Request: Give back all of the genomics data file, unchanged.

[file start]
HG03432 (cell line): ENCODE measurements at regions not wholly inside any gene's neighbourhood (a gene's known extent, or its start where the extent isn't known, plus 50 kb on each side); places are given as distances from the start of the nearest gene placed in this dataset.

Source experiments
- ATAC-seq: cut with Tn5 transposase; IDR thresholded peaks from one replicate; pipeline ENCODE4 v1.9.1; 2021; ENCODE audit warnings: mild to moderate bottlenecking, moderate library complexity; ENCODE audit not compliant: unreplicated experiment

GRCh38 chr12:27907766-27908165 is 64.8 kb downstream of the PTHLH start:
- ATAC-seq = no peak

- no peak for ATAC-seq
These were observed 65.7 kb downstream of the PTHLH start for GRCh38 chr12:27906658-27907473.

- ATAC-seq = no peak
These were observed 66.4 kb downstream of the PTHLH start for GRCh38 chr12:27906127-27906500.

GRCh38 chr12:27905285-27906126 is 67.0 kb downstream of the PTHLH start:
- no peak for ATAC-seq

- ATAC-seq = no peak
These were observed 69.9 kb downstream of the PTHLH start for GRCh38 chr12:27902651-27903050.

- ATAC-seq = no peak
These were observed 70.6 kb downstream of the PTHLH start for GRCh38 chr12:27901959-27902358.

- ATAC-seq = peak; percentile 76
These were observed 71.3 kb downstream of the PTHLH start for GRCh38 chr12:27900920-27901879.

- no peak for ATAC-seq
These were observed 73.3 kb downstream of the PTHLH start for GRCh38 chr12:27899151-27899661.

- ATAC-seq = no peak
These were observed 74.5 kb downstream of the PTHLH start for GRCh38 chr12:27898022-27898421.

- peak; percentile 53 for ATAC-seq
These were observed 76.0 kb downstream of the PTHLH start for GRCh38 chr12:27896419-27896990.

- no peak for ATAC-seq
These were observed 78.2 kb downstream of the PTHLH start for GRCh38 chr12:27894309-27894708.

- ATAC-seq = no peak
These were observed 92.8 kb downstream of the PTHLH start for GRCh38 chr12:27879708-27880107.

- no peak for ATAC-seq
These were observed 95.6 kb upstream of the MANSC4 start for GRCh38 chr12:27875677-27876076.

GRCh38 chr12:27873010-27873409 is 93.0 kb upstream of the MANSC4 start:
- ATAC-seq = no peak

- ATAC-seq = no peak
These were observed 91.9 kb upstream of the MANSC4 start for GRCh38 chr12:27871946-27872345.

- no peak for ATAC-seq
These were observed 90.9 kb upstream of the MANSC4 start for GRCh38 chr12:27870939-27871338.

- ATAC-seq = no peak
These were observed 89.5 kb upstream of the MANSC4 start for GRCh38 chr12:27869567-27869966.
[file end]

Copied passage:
HG03432 (cell line): ENCODE measurements at regions not wholly inside any gene's neighbourhood (a gene's known extent, or its start where the extent isn't known, plus 50 kb on each side); places are given as distances from the start of the nearest gene placed in this dataset.

Source experiments
- ATAC-seq: cut with Tn5 transposase; IDR thresholded peaks from one replicate; pipeline ENCODE4 v1.9.1; 2021; ENCODE audit warnings: mild to moderate bottlenecking, moderate library complexity; ENCODE audit not compliant: unreplicated experiment

GRCh38 chr12:27907766-27908165 is 64.8 kb downstream of the PTHLH start:
- ATAC-seq = no peak

- no peak for ATAC-seq
These were observed 65.7 kb downstream of the PTHLH start for GRCh38 chr12:27906658-27907473.

- ATAC-seq = no peak
These were observed 66.4 kb downstream of the PTHLH start for GRCh38 chr12:27906127-27906500.

GRCh38 chr12:27905285-27906126 is 67.0 kb downstream of the PTHLH start:
- no peak for ATAC-seq

- ATAC-seq = no peak
These were observed 69.9 kb downstream of the PTHLH start for GRCh38 chr12:27902651-27903050.

- ATAC-seq = no peak
These were observed 70.6 kb downstream of the PTHLH start for GRCh38 chr12:27901959-27902358.

- ATAC-seq = peak; percentile 76
These were observed 71.3 kb downstream of the PTHLH start for GRCh38 chr12:27900920-27901879.

- no peak for ATAC-seq
These were observed 73.3 kb downstream of the PTHLH start for GRCh38 chr12:27899151-27899661.

- ATAC-seq = no peak
These were observed 74.5 kb downstream of the PTHLH start for GRCh38 chr12:27898022-27898421.

- peak; percentile 53 for ATAC-seq
These were observed 76.0 kb downstream of the PTHLH start for GRCh38 chr12:27896419-27896990.

- no peak for ATAC-seq
These were observed 78.2 kb downstream of the PTHLH start for GRCh38 chr12:27894309-27894708.

- ATAC-seq = no peak
These were observed 92.8 kb downstream of the PTHLH start for GRCh38 chr12:27879708-27880107.

- no peak for ATAC-seq
These were observed 95.6 kb upstream of the MANSC4 start for GRCh38 chr12:27875677-27876076.

GRCh38 chr12:27873010-27873409 is 93.0 kb upstream of the MANSC4 start:
- ATAC-seq = no peak

- ATAC-seq = no peak
These were observed 91.9 kb upstream of the MANSC4 start for GRCh38 chr12:27871946-27872345.

- no peak for ATAC-seq
These were observed 90.9 kb upstream of the MANSC4 start for GRCh38 chr12:27870939-27871338.

- ATAC-seq = no peak
These were observed 89.5 kb upstream of the MANSC4 start for GRCh38 chr12:27869567-27869966.